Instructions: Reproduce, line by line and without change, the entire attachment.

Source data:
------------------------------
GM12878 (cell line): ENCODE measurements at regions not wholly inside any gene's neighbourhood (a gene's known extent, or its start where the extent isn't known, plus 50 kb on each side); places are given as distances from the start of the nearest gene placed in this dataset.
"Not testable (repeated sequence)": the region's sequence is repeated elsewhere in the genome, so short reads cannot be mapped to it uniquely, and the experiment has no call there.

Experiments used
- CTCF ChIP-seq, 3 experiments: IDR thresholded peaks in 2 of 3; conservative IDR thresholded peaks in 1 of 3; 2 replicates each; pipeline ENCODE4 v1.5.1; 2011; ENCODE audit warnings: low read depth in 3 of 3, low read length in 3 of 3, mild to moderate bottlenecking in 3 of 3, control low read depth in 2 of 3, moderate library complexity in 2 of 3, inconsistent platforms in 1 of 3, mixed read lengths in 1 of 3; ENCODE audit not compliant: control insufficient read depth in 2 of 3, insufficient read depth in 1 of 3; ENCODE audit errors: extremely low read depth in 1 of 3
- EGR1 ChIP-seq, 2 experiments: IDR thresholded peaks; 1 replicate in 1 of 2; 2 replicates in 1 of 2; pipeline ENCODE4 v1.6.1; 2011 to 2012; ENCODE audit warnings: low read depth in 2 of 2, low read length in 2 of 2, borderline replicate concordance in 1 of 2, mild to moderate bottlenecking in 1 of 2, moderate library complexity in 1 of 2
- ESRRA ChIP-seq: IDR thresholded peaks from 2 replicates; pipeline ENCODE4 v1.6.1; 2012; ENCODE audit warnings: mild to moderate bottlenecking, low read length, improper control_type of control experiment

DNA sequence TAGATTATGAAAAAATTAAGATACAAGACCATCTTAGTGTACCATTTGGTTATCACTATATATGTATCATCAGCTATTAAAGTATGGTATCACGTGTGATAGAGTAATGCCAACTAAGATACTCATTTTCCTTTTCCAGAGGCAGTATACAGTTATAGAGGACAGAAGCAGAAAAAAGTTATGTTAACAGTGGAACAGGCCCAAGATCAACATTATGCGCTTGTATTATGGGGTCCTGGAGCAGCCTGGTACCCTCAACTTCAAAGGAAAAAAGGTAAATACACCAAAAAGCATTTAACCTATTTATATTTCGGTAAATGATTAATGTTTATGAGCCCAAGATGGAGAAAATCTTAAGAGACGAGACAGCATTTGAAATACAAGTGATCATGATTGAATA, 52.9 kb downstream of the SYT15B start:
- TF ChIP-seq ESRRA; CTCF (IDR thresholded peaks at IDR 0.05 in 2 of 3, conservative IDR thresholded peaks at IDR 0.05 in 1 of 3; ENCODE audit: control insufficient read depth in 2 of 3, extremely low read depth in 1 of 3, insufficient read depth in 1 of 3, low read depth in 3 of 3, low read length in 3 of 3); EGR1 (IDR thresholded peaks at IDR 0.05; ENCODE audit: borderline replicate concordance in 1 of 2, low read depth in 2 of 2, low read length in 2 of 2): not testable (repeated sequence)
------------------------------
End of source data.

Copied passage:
GM12878 (cell line): ENCODE measurements at regions not wholly inside any gene's neighbourhood (a gene's known extent, or its start where the extent isn't known, plus 50 kb on each side); places are given as distances from the start of the nearest gene placed in this dataset.
"Not testable (repeated sequence)": the region's sequence is repeated elsewhere in the genome, so short reads cannot be mapped to it uniquely, and the experiment has no call there.

Experiments used
- CTCF ChIP-seq, 3 experiments: IDR thresholded peaks in 2 of 3; conservative IDR thresholded peaks in 1 of 3; 2 replicates each; pipeline ENCODE4 v1.5.1; 2011; ENCODE audit warnings: low read depth in 3 of 3, low read length in 3 of 3, mild to moderate bottlenecking in 3 of 3, control low read depth in 2 of 3, moderate library complexity in 2 of 3, inconsistent platforms in 1 of 3, mixed read lengths in 1 of 3; ENCODE audit not compliant: control insufficient read depth in 2 of 3, insufficient read depth in 1 of 3; ENCODE audit errors: extremely low read depth in 1 of 3
- EGR1 ChIP-seq, 2 experiments: IDR thresholded peaks; 1 replicate in 1 of 2; 2 replicates in 1 of 2; pipeline ENCODE4 v1.6.1; 2011 to 2012; ENCODE audit warnings: low read depth in 2 of 2, low read length in 2 of 2, borderline replicate concordance in 1 of 2, mild to moderate bottlenecking in 1 of 2, moderate library complexity in 1 of 2
- ESRRA ChIP-seq: IDR thresholded peaks from 2 replicates; pipeline ENCODE4 v1.6.1; 2012; ENCODE audit warnings: mild to moderate bottlenecking, low read length, improper control_type of control experiment

DNA sequence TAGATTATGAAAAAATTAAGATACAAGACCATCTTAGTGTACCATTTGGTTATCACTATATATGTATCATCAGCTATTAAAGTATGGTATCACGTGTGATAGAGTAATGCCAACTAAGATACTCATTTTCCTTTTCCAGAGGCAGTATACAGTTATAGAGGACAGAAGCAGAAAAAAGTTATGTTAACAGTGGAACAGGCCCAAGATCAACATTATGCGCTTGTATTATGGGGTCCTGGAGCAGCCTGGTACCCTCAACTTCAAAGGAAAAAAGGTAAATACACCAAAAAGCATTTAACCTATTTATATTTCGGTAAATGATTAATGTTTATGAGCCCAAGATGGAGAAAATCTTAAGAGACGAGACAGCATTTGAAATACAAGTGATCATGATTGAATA, 52.9 kb downstream of the SYT15B start:
- TF ChIP-seq ESRRA; CTCF (IDR thresholded peaks at IDR 0.05 in 2 of 3, conservative IDR thresholded peaks at IDR 0.05 in 1 of 3; ENCODE audit: control insufficient read depth in 2 of 3, extremely low read depth in 1 of 3, insufficient read depth in 1 of 3, low read depth in 3 of 3, low read length in 3 of 3); EGR1 (IDR thresholded peaks at IDR 0.05; ENCODE audit: borderline replicate concordance in 1 of 2, low read depth in 2 of 2, low read length in 2 of 2): not testable (repeated sequence)